XMAC F1 service provided deep shear wave imaging for unconventional reservoirs
An operator with an unconventional reservoir in the Haynesville Shale wanted help with developing a hydraulic stimulation program. Although one well was performing as expected, there were large production variances between all wells. They contacted Baker Hughes, a GE company (BHGE), to perform a field analysis to provide them with better insight and understanding of their field.
Unconventional shale reservoir evaluation and development presents many challenges. Stimulations required to enhance production and the presence or absence of natural fractures can have a large impact on production results. Fracture variation across a reservoir can be substantial, leading to large production variations even in adjacent wells. Gaining insight about the natural fracture system, both intersecting and around the borehole, can often help determine economic success.
The Cross Multiple Array Acoustilog F1™ service (XMAC F1), from BHGE, provides deep shear wave imaging (DSWI), adding a new dimension to characterizing natural fractures. Traditional methods only analyze the area close to the wellbore, up to 2-4 ft. However, the XMAC F1 service provides information out to 60 ft from the wellbore increasing the investigation area by more than two orders of magnitude. In this section of the Haynesville Shale, the anisotropy from the cross-dipole analysis is small to non-existent over most of the interval, indicating the formation to be isotropic in nature. There is only a measurable anisotropy of up to 3.5% between x160-x190 ft in a direction just north of east.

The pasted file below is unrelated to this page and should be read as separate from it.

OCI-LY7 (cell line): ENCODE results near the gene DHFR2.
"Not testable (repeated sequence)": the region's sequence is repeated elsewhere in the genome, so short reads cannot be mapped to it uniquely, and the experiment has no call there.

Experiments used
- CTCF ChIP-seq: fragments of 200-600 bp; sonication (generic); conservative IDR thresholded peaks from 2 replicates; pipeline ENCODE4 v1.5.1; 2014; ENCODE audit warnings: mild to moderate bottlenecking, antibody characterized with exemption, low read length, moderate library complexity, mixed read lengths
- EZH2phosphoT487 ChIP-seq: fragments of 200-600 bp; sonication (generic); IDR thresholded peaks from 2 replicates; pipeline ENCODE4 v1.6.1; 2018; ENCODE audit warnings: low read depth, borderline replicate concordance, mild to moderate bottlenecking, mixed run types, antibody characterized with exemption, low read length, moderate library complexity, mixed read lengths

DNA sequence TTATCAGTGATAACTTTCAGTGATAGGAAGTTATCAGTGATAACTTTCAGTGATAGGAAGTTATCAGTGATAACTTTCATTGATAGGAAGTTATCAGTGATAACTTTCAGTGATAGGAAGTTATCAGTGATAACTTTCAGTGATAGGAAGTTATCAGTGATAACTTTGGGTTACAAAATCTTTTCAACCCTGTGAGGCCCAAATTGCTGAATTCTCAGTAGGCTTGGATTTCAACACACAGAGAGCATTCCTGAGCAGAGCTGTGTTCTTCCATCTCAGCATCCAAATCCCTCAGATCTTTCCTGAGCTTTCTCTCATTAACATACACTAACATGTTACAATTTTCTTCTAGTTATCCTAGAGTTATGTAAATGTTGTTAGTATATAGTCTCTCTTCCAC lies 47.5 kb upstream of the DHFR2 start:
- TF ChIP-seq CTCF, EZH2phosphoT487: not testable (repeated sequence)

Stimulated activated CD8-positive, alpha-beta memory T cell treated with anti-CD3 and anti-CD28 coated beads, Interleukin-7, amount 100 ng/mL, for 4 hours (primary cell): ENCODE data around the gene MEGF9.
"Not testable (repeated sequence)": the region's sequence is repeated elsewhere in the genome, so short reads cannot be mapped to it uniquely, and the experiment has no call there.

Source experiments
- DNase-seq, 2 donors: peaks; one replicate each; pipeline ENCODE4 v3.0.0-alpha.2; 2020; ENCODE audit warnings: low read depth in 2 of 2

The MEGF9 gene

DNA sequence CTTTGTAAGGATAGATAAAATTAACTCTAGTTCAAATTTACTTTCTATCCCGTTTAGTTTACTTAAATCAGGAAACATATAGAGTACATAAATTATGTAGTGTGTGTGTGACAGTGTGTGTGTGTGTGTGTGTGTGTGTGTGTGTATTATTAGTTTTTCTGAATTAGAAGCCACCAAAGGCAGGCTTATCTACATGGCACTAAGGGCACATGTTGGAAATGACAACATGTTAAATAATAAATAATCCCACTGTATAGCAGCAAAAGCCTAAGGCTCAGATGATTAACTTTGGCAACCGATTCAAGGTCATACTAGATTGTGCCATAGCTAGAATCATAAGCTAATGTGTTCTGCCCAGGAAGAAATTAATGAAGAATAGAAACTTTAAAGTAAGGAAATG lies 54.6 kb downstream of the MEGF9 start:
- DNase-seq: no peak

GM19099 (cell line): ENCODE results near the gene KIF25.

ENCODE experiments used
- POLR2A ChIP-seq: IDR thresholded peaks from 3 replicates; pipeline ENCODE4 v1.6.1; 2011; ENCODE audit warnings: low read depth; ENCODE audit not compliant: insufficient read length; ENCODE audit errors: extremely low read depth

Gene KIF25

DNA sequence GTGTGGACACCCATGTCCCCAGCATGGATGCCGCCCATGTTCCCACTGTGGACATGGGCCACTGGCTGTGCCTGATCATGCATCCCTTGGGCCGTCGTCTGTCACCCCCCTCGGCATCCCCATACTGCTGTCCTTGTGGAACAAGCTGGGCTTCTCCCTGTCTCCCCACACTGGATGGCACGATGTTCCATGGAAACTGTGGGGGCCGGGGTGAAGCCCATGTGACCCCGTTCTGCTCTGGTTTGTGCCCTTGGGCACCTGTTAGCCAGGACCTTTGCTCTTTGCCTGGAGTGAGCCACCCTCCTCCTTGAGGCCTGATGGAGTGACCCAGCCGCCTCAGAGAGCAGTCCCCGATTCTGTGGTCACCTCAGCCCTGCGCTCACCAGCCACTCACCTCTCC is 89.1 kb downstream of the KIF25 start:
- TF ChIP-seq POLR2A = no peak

The XMAC F1 service results showed a vertical feature over the x195-x240 ft interval at an approximate radial distance of 30 ft from the wellbore. Interpretation of this reflection indicated it is a near vertical fracture striking along the N7SE-S75W axis. This explained the better performance of this particular well compared to the others.
Although the cross-dipole detected a zone with measurable anisotropy, it did not correspond to the interval seen by the XMAC F1 service analysis. There was no measureable anisotropy in the near wellbore region where the deep imaging detected a large 45 ft vertical fracture.
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- Haynesville unconventional reservoir with high variability in field production where vertical wells were outproducing horizontal wells
- Low permeability shale known to contain natural gas
- Detected large, nonintersecting fractures located 30 ft away from borehole
- Revealed natural fractures within the formation that did not intersect the borehole
- Determined fracture strike direction
- Integrated with existing acoustic fracture analysis without additional logging
- Provided insight of the fracture system for enhanced field and reservoir development